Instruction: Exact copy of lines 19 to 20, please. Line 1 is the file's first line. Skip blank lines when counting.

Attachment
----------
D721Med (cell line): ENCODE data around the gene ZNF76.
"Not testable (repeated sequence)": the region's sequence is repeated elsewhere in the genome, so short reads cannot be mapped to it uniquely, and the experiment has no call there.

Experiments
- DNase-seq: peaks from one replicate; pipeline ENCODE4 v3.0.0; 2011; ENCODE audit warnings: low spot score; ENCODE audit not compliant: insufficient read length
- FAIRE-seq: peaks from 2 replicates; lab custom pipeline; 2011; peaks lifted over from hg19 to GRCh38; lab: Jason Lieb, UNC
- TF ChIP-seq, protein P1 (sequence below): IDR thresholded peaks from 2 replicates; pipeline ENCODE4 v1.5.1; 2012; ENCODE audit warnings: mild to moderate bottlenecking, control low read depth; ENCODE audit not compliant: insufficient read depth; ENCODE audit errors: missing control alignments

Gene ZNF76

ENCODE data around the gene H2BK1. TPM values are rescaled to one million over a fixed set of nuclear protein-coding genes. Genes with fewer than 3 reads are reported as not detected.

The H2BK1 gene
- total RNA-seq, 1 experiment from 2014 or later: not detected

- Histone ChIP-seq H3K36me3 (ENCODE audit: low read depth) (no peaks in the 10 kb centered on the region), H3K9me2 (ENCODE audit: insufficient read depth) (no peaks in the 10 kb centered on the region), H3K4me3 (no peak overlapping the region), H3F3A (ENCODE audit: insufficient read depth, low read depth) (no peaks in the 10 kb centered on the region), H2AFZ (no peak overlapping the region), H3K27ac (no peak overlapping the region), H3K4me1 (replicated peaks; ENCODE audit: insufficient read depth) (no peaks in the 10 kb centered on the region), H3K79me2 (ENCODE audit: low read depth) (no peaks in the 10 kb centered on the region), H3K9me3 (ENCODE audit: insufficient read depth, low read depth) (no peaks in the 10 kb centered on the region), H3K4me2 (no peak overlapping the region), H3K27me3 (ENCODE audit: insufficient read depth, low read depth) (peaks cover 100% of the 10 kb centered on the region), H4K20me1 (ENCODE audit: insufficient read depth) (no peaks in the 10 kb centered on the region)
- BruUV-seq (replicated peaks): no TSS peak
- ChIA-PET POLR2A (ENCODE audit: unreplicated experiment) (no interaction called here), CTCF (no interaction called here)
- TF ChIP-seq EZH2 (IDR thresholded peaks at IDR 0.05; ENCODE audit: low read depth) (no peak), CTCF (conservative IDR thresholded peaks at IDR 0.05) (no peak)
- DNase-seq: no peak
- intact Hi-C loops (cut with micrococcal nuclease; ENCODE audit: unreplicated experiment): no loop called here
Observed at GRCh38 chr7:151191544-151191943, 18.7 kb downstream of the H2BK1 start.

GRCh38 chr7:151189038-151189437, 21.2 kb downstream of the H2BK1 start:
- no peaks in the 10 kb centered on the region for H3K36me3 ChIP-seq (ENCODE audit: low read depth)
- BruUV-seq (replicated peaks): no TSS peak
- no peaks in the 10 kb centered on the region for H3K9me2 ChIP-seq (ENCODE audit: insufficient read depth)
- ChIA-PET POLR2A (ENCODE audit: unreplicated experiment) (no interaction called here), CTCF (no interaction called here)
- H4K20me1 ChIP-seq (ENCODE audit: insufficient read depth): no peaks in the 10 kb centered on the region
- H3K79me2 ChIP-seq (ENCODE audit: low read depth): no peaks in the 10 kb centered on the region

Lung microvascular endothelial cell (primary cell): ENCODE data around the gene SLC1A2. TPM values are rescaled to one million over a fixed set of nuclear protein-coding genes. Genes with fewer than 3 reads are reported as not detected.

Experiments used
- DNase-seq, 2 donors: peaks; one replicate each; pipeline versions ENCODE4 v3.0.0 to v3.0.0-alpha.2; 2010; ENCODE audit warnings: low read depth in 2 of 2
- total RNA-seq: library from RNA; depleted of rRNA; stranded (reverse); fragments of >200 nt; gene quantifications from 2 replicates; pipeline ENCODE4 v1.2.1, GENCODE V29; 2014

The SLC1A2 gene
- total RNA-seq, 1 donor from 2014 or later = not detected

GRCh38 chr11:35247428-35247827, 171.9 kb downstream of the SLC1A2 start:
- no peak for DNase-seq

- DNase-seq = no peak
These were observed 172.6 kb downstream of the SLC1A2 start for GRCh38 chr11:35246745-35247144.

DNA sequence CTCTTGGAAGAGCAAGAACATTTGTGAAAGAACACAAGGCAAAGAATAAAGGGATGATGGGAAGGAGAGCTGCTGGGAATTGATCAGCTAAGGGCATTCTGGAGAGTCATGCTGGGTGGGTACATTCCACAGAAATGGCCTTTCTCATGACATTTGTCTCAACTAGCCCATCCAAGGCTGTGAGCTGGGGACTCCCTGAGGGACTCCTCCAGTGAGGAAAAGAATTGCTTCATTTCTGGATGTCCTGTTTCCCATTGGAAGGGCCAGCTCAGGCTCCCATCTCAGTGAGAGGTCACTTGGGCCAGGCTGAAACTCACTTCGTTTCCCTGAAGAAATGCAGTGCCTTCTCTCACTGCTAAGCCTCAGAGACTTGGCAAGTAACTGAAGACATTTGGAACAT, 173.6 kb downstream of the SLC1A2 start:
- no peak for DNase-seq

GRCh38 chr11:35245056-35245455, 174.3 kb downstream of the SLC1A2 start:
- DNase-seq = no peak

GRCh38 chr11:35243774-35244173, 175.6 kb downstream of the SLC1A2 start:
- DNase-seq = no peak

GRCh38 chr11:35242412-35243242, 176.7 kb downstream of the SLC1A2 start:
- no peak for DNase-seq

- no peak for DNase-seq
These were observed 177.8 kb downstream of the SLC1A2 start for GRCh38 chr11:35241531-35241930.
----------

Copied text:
- no peaks in the 10 kb centered on the region for H3K36me3 ChIP-seq (ENCODE audit: low read depth)
- BruUV-seq (replicated peaks): no TSS peak